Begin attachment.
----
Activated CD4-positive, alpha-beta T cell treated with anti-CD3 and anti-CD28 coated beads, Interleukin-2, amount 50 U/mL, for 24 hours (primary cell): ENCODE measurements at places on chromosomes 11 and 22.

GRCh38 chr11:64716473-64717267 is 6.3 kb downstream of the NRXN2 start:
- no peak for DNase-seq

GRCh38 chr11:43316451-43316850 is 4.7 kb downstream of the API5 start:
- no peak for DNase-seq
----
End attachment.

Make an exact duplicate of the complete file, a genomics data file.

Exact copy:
Activated CD4-positive, alpha-beta T cell treated with anti-CD3 and anti-CD28 coated beads, Interleukin-2, amount 50 U/mL, for 24 hours (primary cell): ENCODE measurements at places on chromosomes 11 and 22.

GRCh38 chr11:64716473-64717267 is 6.3 kb downstream of the NRXN2 start:
- no peak for DNase-seq

GRCh38 chr11:43316451-43316850 is 4.7 kb downstream of the API5 start:
- no peak for DNase-seq